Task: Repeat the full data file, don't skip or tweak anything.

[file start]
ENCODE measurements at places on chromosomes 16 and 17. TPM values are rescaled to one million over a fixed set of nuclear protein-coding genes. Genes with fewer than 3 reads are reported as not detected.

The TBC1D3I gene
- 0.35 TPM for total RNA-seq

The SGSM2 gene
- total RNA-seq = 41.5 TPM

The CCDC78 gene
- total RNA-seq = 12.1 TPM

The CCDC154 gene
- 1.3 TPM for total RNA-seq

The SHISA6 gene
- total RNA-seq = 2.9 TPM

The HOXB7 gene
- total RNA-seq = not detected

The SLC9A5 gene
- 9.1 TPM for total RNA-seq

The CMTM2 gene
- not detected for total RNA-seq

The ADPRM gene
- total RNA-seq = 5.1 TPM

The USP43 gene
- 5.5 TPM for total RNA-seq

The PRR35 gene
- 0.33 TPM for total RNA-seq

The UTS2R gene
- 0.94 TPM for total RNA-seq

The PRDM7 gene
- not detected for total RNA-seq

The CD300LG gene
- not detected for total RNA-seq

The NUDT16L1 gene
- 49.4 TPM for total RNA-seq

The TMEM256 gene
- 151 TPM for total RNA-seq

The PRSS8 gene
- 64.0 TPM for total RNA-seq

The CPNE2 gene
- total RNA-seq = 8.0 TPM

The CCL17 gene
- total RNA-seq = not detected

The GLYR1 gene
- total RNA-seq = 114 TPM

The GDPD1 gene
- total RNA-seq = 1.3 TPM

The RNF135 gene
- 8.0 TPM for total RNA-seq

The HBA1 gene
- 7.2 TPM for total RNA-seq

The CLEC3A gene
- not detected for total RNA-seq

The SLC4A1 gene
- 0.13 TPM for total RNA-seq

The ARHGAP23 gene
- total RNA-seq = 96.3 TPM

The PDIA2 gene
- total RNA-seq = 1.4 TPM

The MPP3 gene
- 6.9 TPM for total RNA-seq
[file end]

ENCODE measurements at places on chromosomes 16 and 17. TPM values are rescaled to one million over a fixed set of nuclear protein-coding genes. Genes with fewer than 3 reads are reported as not detected.

The TBC1D3I gene
- 0.35 TPM for total RNA-seq

The SGSM2 gene
- total RNA-seq = 41.5 TPM

The CCDC78 gene
- total RNA-seq = 12.1 TPM

The CCDC154 gene
- 1.3 TPM for total RNA-seq

The SHISA6 gene
- total RNA-seq = 2.9 TPM

The HOXB7 gene
- total RNA-seq = not detected

The SLC9A5 gene
- 9.1 TPM for total RNA-seq

The CMTM2 gene
- not detected for total RNA-seq

The ADPRM gene
- total RNA-seq = 5.1 TPM

The USP43 gene
- 5.5 TPM for total RNA-seq

The PRR35 gene
- 0.33 TPM for total RNA-seq

The UTS2R gene
- 0.94 TPM for total RNA-seq

The PRDM7 gene
- not detected for total RNA-seq

The CD300LG gene
- not detected for total RNA-seq

The NUDT16L1 gene
- 49.4 TPM for total RNA-seq

The TMEM256 gene
- 151 TPM for total RNA-seq

The PRSS8 gene
- 64.0 TPM for total RNA-seq

The CPNE2 gene
- total RNA-seq = 8.0 TPM

The CCL17 gene
- total RNA-seq = not detected

The GLYR1 gene
- total RNA-seq = 114 TPM

The GDPD1 gene
- total RNA-seq = 1.3 TPM

The RNF135 gene
- 8.0 TPM for total RNA-seq

The HBA1 gene
- 7.2 TPM for total RNA-seq

The CLEC3A gene
- not detected for total RNA-seq

The SLC4A1 gene
- 0.13 TPM for total RNA-seq

The ARHGAP23 gene
- total RNA-seq = 96.3 TPM

The PDIA2 gene
- total RNA-seq = 1.4 TPM

The MPP3 gene
- 6.9 TPM for total RNA-seq